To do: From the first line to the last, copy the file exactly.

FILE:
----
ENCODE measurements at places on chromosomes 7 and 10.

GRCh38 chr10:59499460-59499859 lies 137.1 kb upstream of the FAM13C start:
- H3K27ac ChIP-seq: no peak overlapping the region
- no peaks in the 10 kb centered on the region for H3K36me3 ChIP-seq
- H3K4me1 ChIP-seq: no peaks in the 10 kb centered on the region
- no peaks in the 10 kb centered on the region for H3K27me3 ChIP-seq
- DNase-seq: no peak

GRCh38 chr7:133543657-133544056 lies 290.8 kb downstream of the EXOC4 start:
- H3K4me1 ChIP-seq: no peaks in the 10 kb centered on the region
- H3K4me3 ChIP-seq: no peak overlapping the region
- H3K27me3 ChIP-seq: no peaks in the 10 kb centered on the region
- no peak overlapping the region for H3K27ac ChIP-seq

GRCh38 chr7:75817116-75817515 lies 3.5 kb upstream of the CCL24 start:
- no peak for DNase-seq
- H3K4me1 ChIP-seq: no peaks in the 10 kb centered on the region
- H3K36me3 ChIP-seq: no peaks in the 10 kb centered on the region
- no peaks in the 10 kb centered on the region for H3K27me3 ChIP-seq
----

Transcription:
ENCODE measurements at places on chromosomes 7 and 10.

GRCh38 chr10:59499460-59499859 lies 137.1 kb upstream of the FAM13C start:
- H3K27ac ChIP-seq: no peak overlapping the region
- no peaks in the 10 kb centered on the region for H3K36me3 ChIP-seq
- H3K4me1 ChIP-seq: no peaks in the 10 kb centered on the region
- no peaks in the 10 kb centered on the region for H3K27me3 ChIP-seq
- DNase-seq: no peak

GRCh38 chr7:133543657-133544056 lies 290.8 kb downstream of the EXOC4 start:
- H3K4me1 ChIP-seq: no peaks in the 10 kb centered on the region
- H3K4me3 ChIP-seq: no peak overlapping the region
- H3K27me3 ChIP-seq: no peaks in the 10 kb centered on the region
- no peak overlapping the region for H3K27ac ChIP-seq

GRCh38 chr7:75817116-75817515 lies 3.5 kb upstream of the CCL24 start:
- no peak for DNase-seq
- H3K4me1 ChIP-seq: no peaks in the 10 kb centered on the region
- H3K36me3 ChIP-seq: no peaks in the 10 kb centered on the region
- no peaks in the 10 kb centered on the region for H3K27me3 ChIP-seq